Point Beach State Forest
Point Beach State Forest is your best bet for a beachfront camping experience in southeastern Wisconsin. Point Beach can be cool in the early season, busy later in the summer, and mosquito-ish at times, but a stroll along the tan sands on Lake Michigan more than compensates for any of these ills. From the beach, you will see Rawley Port Lighthouse, a century-old beacon to ships on Lake Michigan. Hikers and bikers can enjoy inland trails totaling 10 miles in distance. A word of caution: As a whole, the campground is a winner, but the sheer number of electric campsites brings in the big rigs. However, the electric sites are generally segregated, effectively leaving tent campers to their own loops. And there are some great tent-camping sites here.
The campground sits back about 100 yards from Lake Michigan, situated on undulating old dunes that are now heavily forested. While it may not be directly beside the shore, it does get the cooling lake effect. That is why early summer can be less busy—campers fear a freeze-out. A paved park road lies between the lake and the campground, but fortunately for campers, thick evergreens and underbrush mostly screen out the road.
On first inspection, the campground seems like a maze. The first loop houses sites #1-#16. It offers widely separated sites with thick brush between them in an oak-white pine forest. These are first come, first served sites. The next loop offers sites #17-#30. It is a little too close to the main park road, has a few electric sites mixed in, and is not recommended. Next comes the loop that offers the best in tent camping at Point Beach. Remember this loop for reservations: #31-#62. Pass the campground shower area and enter a narrow road that specifically forbids RVs. This narrow road twists and undulates beneath a pretty forest of sugar maple, birch, oak and white pine. The sites are widely spaced and have thick brush between them, offering good campsite privacy. Some of the sites have fences, prohibiting vehicles from driving up or down a hill to reach the actual site, effectively making them walk-in campsites. Both sides of the loop have good sites, and due to the twisting road and elevation changes, there is a variety of sites and situations. You won't go wrong choosing any of the sites, though after your first visit, you may find one you prefer for next time. During the week, the campground never fills; just come and take your chances.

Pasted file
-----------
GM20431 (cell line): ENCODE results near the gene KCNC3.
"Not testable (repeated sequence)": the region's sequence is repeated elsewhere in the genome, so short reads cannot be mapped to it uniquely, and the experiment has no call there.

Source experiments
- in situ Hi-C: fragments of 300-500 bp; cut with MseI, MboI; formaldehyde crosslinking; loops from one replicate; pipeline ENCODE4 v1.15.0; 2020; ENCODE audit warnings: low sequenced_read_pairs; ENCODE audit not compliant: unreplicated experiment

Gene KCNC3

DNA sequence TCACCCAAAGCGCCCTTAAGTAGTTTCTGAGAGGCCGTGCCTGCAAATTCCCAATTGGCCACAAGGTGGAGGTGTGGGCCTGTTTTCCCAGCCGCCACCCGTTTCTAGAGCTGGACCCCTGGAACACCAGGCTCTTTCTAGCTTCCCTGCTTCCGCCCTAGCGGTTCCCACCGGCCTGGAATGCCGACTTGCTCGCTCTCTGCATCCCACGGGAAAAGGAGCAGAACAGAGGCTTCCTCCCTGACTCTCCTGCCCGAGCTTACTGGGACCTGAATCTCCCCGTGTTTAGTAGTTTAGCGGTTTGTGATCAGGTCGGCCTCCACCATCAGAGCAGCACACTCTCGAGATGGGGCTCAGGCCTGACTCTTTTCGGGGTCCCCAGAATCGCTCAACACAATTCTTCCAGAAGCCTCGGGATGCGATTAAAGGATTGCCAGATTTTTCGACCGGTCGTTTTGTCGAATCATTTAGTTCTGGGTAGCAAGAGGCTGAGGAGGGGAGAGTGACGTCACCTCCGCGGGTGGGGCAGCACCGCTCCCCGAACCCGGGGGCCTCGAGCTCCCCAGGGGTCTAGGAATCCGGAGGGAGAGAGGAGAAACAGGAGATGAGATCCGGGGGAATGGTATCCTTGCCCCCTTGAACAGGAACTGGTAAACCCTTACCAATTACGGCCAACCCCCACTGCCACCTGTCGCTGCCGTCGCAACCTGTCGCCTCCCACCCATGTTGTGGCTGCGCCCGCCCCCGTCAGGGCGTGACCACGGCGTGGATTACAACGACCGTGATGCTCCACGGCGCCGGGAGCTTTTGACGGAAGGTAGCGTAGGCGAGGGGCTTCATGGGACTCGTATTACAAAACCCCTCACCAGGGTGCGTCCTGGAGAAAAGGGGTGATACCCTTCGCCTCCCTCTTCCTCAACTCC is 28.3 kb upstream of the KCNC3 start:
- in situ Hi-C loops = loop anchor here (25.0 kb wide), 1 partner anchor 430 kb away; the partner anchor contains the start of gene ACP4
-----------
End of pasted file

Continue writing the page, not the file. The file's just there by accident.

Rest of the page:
With a few exceptions, sites #63 to #125 are electric. Of special note are #120, a non-electric site offering solitude, and #119, which is near the Ridges Trail. The electric sites are strung out on a long loop that is nicely forested, but I prefer to stay away from the big rigs with the lights strung on them like it was Christmas. The electric sites are first to fill. Make reservations after mid-June thorough mid-August if coming on a weekend. Remember, the mosquitoes can be troublesome here. Many campers bring screen shelters. Most campsites can accommodate a screen shelter, tent, and other gear. The Lodge, located near the entrance station, serves hamburgers and such.
The beach is the big draw here. Six miles of lakefront give beachcombers plenty of room to crunch their feet as clear, cool Lake Michigan laps against the shoreline. Swimmers can tackle the chilly waters, but be advised that lifeguards are not provided. Try to get up and watch sunrise from the beach—it's quite a sight. Everyone likes to visit Rawley Point Lighthouse. The original brick lighthouse was built in 1853. It was later cut down and made into the light keeper's house. The second tower was built in 1894 and at 113 feet is one of the largest and brightest on the Great Lakes. Other sights can be seen on the forest's 2,900 acres. Campers can pedal along the campground and forest roads, but they should be careful, as the roads can get busy on warm weekends. A bicycle trail plies the inland woods. The hiking trails loop south from the campground all the way to Molash Creek. The Red Pine Trail makes a 3-mile loop inland from the campground. You will enjoy these trails, but like most tent campers, you will be enjoying all that sand on Lake Michigan.
To get there: From Two Rivers, drive north on County Road O for 5 miles to reach the forest, on your right.
Address: Point Beach State Forest, 400 County Trunk O, Two Rivers, WI 54241; (920) 794-7480 www.wiparks.net
Open: Year-round, water on from last frost of spring to first frost of fall
Individual sites: 127
Fee: Memorial Day weekend through Labor Day weekend Friday—Saturday $10 residents, $12 non-residents; summer weekdays and all days rest of year $8 residents, $10 non-residents; $3 extra for electricity
Details mentioned in this article were accurate at the time of publication
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